John Green: Hi my name’s John Green and we need diverse books. I think we need diverse books because we need to reflect the reality of our communities and that reality is a very diverse one. One of the magical things about reading to me is that it helps me to imagine the life outside of myself.

Grace Lin: These books give all readers a glimpse into a culture that they may not be familiar with.

Marie Lu: I was a huge reader when I was a kid, but I didn’t see a lot of myself in the books that I was reading.

Lamar Giles: I remember in my later teens running across a book called BLOOD BROTHERS by Steven Barnes. That was pretty much the time when I saw something that really made me feel like I was seeing a piece of myself in the work.

Tim Federle: I’m trying to think when I was a kid, what the most sort of diverse book was that I read and I’m having a hard time thinking of it, which is, I think in a way, what underscores the entire campaign.

Jacqueline Woodson: I didn’t know women, black women, could write books, and I didn’t know why I didn’t know this.

Cindy Pon: I don’t want my children to grow up like me - not having read anybody that, you know, looks like them.

Arthur Levine: When you read, you’re reading to discover the essential truths in life.

Marie Lu: Everybody should be able to go to a bookstore, or a library, and look at the shelves and be able to see themselves looking back.

Matt de la Peña: So now you know why our diverse books campaign is so important. If we can reach our campaign goal, this will just be the beginning of us putting diverse books into the hands of young readers. Giving children diverse books and getting them into reading in general will open up so many doors for them. And I know, because that’s what diverse books did for me.

Join us. Donate and share this message, so the story of all of us, becomes everyone’s story.



The IndieGoGo campaign is LIVE YOU GUYS

Please go check out the wonderful, wonderful perks, watch this beautiful video, and spread the word. We all did this. Let’s take it further and make sure all these initiatives happen.


Attention Tuckies - There are now #TuckBoys trading cards! Starting tonight Michael Wartella, Bob Lenzi and I are giving away @tuckmusical trading cards at the stage door. There are only 200 of each character and everyone is autographed so these are gonna go FAST! Character bios by our amazing co-book writer, Tim Federle! If you want one, you have to tell us at the stage door whether you are #TeamJesse, #TeamMiles or #TeamHugo (📸 cred Matthew Schmidt Photography)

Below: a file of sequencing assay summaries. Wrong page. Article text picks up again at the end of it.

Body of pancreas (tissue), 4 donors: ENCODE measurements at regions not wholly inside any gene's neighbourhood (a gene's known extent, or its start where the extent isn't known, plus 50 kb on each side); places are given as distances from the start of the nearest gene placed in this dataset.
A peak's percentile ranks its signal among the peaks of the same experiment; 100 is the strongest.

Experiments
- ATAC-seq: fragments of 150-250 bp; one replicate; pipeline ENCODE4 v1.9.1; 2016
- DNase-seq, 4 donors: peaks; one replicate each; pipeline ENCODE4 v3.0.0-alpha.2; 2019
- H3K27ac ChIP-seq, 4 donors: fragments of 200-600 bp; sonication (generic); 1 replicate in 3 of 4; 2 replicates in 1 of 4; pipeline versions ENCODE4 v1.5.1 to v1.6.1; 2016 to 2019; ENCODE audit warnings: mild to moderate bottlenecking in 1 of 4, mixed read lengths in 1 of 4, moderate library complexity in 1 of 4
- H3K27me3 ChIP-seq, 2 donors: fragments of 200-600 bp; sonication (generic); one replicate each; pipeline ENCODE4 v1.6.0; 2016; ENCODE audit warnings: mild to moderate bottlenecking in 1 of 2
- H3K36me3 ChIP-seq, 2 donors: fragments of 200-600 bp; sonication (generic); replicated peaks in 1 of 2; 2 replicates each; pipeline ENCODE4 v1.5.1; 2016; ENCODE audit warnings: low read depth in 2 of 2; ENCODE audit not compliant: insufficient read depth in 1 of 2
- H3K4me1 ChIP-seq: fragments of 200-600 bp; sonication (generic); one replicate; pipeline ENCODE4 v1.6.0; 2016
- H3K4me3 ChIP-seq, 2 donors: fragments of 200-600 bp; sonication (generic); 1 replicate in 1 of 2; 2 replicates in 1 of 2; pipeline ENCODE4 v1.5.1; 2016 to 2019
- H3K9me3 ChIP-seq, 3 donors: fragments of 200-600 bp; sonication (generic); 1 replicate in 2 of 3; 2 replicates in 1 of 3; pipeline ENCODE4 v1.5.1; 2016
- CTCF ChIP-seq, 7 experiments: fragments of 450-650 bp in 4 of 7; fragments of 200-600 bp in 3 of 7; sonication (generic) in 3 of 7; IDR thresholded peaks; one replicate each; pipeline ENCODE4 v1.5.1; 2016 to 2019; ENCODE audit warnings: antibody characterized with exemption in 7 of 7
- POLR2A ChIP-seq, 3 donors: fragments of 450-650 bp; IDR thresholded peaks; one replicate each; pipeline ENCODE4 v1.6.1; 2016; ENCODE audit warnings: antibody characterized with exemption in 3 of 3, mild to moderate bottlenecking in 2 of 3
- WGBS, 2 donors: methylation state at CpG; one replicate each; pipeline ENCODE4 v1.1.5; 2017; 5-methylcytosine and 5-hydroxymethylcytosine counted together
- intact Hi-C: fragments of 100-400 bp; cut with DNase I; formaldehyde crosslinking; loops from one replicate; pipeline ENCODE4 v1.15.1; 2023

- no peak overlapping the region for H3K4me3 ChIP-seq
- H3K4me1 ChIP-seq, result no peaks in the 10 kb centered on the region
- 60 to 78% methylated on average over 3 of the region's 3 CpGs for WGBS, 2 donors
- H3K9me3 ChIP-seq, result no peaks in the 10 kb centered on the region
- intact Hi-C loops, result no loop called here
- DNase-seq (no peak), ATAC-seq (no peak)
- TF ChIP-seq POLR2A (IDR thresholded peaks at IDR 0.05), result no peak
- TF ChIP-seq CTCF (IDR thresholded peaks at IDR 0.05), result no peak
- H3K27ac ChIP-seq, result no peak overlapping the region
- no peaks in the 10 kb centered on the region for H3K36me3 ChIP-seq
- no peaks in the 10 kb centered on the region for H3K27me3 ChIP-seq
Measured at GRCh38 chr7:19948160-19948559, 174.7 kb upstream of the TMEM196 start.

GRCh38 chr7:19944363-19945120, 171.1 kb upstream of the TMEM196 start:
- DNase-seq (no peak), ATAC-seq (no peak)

Jeremy Jordan singing “The Wheel”– a cut song from the upcoming Broadway musical ‘Tuck Everlasting’

Summer Days and Summer Nights
first six stories book review

Head, Scales, Tongue, Tail
by Leigh Bardugo
I thought that this was the perfect start to this book. Before starting, I didn’t realize the fantasy element this book would have, but was definitely pleasantly surprised. Only downside of this one was the predictability!

The End of Love
by Nina LaCour
This story was more what I expected from this book. It was a sweet story, but nothing surprised me.

Last Stand at the Cinegore
by Libba Bray
I really really wanted to like this story, because I love Libba Bray, but it just didn’t work for me. I knew going into it that it was going to be weird, and I usually love how unique and strange Bray’s stories can be, but there wasn’t really anything I liked about this one.

Sick Pleasure
by Francesca Lia Block
I didn’t hate this story, but I didn’t really understand its point. It doesn’t really add much to the collection. The story had potential, but really just fell flat for me.

In Ninety Minutes Turn North
by Stephanie Perkins
I love love loved this story. This story made reading the entire collection worth it. It was a cliche idea presented in a totally unique way. I’ve never read anything like it!